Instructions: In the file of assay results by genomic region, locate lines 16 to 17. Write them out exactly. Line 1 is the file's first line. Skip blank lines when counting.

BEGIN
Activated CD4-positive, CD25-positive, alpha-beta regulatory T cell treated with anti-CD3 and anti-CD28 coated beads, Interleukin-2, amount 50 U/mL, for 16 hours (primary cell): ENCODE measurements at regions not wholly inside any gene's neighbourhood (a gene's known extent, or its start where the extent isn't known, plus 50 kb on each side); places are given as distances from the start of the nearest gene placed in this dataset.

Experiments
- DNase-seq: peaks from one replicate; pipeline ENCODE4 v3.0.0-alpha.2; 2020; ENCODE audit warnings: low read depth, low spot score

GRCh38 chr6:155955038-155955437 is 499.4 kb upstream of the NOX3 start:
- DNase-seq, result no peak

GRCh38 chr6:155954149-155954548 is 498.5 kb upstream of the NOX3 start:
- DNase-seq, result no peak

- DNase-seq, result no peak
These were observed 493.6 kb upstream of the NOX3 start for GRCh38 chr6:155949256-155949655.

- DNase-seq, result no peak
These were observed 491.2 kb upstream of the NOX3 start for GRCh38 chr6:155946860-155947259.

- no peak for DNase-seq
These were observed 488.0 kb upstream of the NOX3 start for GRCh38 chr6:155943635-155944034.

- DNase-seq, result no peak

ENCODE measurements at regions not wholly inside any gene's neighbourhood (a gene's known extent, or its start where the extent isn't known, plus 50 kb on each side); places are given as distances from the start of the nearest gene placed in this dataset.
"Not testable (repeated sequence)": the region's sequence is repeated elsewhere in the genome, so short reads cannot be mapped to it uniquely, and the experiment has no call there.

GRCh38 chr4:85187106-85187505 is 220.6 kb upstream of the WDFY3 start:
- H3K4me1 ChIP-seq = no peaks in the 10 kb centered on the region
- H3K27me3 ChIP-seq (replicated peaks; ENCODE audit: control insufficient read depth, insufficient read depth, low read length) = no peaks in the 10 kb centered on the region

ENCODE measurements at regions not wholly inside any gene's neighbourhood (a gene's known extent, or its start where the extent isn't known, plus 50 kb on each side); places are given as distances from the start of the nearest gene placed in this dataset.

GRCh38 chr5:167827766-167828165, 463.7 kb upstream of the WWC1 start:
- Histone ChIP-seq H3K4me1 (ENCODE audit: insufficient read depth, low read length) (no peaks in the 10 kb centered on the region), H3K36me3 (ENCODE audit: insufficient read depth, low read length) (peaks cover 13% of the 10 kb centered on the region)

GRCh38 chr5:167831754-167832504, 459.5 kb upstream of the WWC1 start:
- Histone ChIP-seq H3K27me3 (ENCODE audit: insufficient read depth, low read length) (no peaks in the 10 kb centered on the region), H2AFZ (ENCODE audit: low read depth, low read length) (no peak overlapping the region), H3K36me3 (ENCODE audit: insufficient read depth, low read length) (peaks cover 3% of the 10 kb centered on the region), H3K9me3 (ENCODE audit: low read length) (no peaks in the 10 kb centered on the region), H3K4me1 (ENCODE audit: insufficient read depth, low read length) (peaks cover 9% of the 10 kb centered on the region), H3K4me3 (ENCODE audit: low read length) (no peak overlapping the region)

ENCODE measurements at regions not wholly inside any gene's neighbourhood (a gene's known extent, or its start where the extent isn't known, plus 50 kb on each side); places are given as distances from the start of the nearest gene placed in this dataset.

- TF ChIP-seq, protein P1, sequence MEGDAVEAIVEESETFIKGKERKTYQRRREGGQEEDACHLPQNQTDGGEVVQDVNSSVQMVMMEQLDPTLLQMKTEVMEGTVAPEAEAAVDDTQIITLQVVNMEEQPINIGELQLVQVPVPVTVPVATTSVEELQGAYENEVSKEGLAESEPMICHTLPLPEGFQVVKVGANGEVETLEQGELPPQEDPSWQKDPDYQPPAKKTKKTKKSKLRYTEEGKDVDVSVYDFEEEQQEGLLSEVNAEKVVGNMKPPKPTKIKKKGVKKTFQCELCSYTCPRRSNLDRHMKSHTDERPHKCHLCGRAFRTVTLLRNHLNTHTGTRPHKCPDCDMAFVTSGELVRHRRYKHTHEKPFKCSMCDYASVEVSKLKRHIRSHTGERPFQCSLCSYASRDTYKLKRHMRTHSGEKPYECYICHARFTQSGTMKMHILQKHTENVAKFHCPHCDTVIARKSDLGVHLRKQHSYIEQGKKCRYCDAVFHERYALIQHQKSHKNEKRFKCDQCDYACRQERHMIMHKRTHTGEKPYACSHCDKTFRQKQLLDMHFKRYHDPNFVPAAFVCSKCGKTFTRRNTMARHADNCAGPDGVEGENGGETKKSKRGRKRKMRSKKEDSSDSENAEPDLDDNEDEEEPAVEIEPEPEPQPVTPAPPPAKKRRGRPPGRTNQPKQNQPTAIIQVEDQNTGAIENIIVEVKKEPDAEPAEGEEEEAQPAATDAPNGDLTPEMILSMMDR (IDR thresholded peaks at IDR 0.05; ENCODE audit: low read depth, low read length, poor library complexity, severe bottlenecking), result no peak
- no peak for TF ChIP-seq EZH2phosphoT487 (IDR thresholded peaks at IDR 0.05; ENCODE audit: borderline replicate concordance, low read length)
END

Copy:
"Not testable (repeated sequence)": the region's sequence is repeated elsewhere in the genome, so short reads cannot be mapped to it uniquely, and the experiment has no call there.

GRCh38 chr4:85187106-85187505 is 220.6 kb upstream of the WDFY3 start: